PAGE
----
Tuesday, January 29, 2008

Somewhere in the City

Thanks to this project, I'm the proud owner of a massive library of soundtracks to films I am never going to see. I cobbled together a 5:42 suite of the original John Cale score to this one. It's very uncharacteristic: no drones or atonality or synthesizers or massed strings. I think his trio partners (Dawn Helmholtz and longtime Cale sideman Mark Deffenbaugh) had a lot of input here. It's nice music, if not very striking. I guess I'll take it minute by minute.

Marta & Frankie

What would happen if Ray Davies and John Cale collaborated on a soundtrack composition? This. Not that it was intentional or acknowledged, but this is a beautiful acoustic/guitar/classical guitar/cello instrumental mashup of The Kinks' "God's Children" and Cale's "Set Me Free."

Love Scene
A pensive, even soulful piano and slide guitar duet. Its brevity makes up for the unconvincing relationship between piano and guitar chord progressions. I'm sure this was improvised.

No, seriously, it really is twenty seconds of Far Eastern modalities on a pennywhistle. That seems to be Dawn Avery's thing. Nice, but definitely the odd track out here.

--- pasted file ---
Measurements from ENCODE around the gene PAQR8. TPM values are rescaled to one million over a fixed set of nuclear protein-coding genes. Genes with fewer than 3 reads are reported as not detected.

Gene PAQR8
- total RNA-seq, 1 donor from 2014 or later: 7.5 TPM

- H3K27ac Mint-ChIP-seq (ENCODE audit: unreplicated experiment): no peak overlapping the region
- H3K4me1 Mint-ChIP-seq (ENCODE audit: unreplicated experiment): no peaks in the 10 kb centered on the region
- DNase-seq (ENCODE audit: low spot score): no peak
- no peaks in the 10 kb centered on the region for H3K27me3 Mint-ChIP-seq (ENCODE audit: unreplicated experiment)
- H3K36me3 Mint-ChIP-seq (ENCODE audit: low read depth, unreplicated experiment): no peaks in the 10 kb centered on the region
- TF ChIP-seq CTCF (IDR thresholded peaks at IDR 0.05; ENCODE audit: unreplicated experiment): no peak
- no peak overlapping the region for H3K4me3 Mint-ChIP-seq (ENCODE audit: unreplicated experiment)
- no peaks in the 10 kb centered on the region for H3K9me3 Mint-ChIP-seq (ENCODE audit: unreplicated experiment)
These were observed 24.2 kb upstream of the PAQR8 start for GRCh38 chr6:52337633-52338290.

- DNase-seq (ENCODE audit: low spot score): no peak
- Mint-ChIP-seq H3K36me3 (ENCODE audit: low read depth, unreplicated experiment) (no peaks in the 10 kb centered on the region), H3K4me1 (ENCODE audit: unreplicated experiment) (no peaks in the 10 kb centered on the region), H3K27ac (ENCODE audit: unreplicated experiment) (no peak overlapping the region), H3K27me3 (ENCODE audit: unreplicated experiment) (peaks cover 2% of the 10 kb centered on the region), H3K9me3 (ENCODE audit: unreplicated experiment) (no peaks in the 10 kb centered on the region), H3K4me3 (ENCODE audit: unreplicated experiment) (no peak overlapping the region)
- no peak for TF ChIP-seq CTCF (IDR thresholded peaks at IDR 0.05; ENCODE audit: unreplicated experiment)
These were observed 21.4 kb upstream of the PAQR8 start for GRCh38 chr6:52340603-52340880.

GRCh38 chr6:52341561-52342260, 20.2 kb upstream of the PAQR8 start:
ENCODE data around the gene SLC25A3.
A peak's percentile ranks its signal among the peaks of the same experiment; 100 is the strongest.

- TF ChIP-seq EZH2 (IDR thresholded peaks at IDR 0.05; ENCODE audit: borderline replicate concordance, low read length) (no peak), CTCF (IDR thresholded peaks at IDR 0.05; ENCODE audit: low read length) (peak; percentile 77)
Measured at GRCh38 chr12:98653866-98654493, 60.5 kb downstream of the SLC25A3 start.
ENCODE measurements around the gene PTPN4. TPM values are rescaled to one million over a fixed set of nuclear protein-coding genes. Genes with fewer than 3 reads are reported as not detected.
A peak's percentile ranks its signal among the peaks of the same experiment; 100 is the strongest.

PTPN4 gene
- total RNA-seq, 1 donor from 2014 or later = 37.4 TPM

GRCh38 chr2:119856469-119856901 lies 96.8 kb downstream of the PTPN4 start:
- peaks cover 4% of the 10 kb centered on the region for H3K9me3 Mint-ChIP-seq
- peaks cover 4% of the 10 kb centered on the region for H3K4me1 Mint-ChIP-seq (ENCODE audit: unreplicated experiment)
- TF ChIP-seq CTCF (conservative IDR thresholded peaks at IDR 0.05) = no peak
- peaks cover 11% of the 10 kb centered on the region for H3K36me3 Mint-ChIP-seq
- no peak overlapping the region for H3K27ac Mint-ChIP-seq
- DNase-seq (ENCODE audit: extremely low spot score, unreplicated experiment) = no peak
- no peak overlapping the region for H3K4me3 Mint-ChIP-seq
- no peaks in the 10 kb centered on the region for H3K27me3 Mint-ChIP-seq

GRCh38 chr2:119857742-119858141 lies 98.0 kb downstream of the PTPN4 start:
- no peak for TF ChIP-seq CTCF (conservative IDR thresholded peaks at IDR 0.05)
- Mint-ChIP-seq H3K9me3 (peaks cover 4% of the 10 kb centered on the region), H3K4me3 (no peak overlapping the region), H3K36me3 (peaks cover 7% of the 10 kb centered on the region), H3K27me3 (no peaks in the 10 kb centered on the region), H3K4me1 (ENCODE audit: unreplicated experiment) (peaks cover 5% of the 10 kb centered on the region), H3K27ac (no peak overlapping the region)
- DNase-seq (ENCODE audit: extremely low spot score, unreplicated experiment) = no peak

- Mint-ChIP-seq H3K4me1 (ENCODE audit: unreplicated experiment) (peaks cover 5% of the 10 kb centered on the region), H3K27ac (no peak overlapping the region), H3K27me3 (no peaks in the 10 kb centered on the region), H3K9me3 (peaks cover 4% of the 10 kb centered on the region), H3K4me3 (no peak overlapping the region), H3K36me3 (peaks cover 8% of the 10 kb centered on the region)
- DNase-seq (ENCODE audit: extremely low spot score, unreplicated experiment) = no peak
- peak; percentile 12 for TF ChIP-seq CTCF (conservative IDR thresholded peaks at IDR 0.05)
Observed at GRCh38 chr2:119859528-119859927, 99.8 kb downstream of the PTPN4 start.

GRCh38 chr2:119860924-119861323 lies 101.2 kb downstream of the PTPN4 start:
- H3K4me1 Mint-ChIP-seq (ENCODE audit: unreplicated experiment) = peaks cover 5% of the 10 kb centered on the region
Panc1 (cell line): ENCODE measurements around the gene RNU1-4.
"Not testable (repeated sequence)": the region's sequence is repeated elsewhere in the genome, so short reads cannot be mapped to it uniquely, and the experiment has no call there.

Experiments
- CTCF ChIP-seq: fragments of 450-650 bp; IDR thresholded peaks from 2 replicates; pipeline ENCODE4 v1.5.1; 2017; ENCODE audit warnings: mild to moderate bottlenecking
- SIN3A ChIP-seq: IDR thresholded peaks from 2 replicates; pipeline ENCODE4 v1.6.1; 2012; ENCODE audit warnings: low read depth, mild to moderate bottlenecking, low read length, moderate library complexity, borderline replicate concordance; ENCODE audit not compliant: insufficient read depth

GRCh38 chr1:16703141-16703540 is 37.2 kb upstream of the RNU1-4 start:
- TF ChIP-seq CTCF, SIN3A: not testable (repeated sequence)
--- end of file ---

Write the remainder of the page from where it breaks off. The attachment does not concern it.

Drive Up to Robbery
Wow, acoustic blues! Nice slide work, and I like the fretboard percussion. I have a hard time believing Cale "composed" this, per se.

Marta and Frankie (Reprise)
Still the same arpeggios, but without the melodies a'la Messrs Davies and Cale. Ah, it is a shame.

Indistinct Notion of Cool
Hey, it's a song! This one... hey, wait just a second! This is a Walking on Locusts track. Bah, I'll cover it later.


Monday, January 28, 2008


I write reams of this shit every day.

Thanks, J. That makes my job easier. "Brotherman" is a track I possibly should be embarrassed about - does he think this is rap? But it's too weird to be purely midlife crisis genrehopping: it's a self-mocking rumination on the songwriting process. The narrator, John Cale or not, seems to be writing about a drug deal that might be a sting. But he's mocking himself the whole time, saying sardonically, "This is just part of the magic; I write reams of this shit every day." On the other hand, he's not above a little credit-taking: he's very proud that it may be shit, "but you're feeling it!" With the namechecking of Timbaland and the Neptunes he did at the time, one wonders if it's not some sort of semi-affectionate parody of the genre.

The monologue is delivered over a bed of mostly synthetic noise that's somewhere between an ersatz hip-hop track and one of Cale's atonal live eviscerations of some poor innocent song from his back catalog. Most notable is the interplay between the silly, buzzing "bass line" and intermittent electric guitar strums. It's... an acquired taste, but one I usually like enough to listen to. Without the wry vocal, though, I doubt I'd take the time.